Monday, 27 August 2012

Warsaw: Books and dark architecture

As I earlier mentioned, I was on a weekend-trip to Warsaw. It was a group of writers, who write books for youth and children. First we went to see the Warsaw university's library which was an amazing building. The architect's key idea was to make a sort of a symbiosis between nature and city. The whole place was full of plants and it looked like it was from a sci-fi film.

The library had a huge roof garden, but when looking at the pictures one could think it is just some ordinary garden. Also, the coldness of last winter had killed some of the plants and it looked a bit dull.

The non-living green parts are copper and I must say I think it looked very stylish. The grey color of concrete made the place serene.

I adored other houses too. These were homes for humans instead of books and I just wish I some day could live in a house like them. Unfortunately that sort of places are not common in my hometown or even in Finland, so to fulfill my dream I must wait some years.

A detail, size of a small child
Private apartments, judging by the stuff on the balconies

Unfortunately the weather was a bit gloomy and chilly. It rained on Sunday, so I had to cancel the plan to go to the parks and visit all those palaces. Well, it leaves a reason to visit Warsaw again. I felt the weekend was way too short time to really get to know that city. I actually half-serious thought about spending a year in the university, since there can be studied Scandinavian languages.

Traffic Club

In Warsaw there was this gorgeous book store, Traffic Club. It was 5 floors, there was a cafeteria and armchairs to sit and browse the books, there were movies, music, office stuff and lots of other pretty and interesting things.

I bought seven books from there. Those were old classics like Dracula, The Phantom of the Opera and Dr Jekyll and Mr Hyde. Not fancy editions, just plain old Penguin Popular Classics. I wanted them because of the content, not looks. Though I must say some of special edition books are desirable.

Sunday, 19 August 2012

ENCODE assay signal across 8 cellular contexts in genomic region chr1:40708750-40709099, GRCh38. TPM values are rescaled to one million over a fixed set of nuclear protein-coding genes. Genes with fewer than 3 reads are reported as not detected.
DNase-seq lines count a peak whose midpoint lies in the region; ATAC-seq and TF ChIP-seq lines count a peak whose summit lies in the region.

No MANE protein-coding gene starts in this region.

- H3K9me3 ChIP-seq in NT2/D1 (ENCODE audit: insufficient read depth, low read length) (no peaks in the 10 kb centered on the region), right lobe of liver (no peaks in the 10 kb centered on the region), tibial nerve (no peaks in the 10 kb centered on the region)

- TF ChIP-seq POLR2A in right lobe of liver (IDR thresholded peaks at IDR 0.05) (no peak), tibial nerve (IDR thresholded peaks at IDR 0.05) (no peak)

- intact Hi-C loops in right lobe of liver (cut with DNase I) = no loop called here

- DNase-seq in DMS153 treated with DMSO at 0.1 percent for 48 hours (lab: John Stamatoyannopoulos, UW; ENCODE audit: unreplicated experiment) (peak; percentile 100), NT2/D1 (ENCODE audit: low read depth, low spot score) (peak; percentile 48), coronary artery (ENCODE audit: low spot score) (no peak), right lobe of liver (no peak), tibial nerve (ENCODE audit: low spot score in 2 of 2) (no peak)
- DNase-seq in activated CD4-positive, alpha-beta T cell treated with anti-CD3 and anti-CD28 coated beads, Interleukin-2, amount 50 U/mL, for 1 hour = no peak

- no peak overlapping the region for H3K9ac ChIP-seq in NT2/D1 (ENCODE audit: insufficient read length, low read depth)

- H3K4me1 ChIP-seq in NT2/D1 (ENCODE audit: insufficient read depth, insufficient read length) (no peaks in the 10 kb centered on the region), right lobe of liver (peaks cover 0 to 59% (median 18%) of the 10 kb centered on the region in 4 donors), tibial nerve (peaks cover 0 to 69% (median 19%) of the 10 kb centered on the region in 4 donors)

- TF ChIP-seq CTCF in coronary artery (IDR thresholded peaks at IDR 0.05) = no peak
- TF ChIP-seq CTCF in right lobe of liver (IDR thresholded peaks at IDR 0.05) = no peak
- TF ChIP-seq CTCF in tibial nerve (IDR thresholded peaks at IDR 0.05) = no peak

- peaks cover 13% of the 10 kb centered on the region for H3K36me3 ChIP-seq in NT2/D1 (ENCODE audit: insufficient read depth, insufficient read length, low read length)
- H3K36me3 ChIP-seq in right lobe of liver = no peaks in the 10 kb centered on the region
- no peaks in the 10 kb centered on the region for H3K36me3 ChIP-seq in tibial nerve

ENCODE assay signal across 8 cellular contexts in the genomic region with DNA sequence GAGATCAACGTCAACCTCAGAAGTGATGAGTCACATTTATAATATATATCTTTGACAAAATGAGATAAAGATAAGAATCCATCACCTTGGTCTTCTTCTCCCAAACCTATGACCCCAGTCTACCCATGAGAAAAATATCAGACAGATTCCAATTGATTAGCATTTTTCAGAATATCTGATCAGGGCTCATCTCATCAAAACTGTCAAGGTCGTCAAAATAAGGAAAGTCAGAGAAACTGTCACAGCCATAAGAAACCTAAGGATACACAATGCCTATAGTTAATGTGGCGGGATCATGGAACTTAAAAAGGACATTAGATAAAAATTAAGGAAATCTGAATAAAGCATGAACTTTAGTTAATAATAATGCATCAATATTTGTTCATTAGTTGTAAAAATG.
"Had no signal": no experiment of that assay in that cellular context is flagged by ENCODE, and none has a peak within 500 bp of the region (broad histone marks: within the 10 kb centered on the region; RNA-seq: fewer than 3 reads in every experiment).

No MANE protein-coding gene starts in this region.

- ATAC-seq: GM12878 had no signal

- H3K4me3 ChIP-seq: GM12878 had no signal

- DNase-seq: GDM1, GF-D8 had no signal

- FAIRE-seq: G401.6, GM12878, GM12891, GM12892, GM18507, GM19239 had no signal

Flea-market findings and a new wig

I'm once again going to mention how great thing flea-markets are. First of all, it is ecological to recycle things one does no longer need. Other man's dirt is other man's treasure, or whatever that old phrase goes. That is the second reason, and I would like to show quickly my new purchases.

Last Wednesday I happened to go to a self-service flea-market. It is the way almost all flea-markets in this town are organised. It was not that common in the city I lived before, so first I was a little sceptic about it. I was used to the idea, that the owner of stuff is there selling and one can ask about the things one is possibly going to buy.

Pic was taken by Timo Liimatta
Anyways, here is two pictures where I am wearing both of my findings. These boots are probably not real lether, but they sure are comfortable and look good. The other purchase was the vest I am wearing. It is made of a thick, satin-like material, deffinately by some gothgirl who happened to be my size and was very stylish. I adored the turquose lace behind and I could not believe the prize tag said 2 euros! The lovely boots were 3 euros, so one can guess I was not going to hesitate.

What is your dearest flea-market find?

I am also wearing my new wig. I bought it because I am tired of being blond all the time. I've allways wanted to have black/dark blue hair and possibly some stripes. This is basically a dream I had and somebody made it true in the form of a fake hair. I allready have one short wig, black with bangs. When I had no time to wash my hair before lection, I would use it. I think it is better than a cap with a print "BAD HAIRDAY". They sell those in Finland, you know.

As I said, I'm getting tired with my own hair. It is so weak I can not dye it and besides I wouldn't feel up to keep it up. I decided I could get a new pretty wig which I could use when ever I pleased. I ordered the new wig via eBay and must say it was very easy and the order was not late at all, eventhough it came all the way from China.

Pic was taken by Timo Liimatta
The pictures were taken at a larp. It was a cyber-punk game and the photographer was one of the players called Timo Liimatta. As for me being not that cyber, I was a NPC (non-player-character) and I was just some office clerk having a night out. Nothing too flashy, so I wore something I could easily use myself at a bar-night.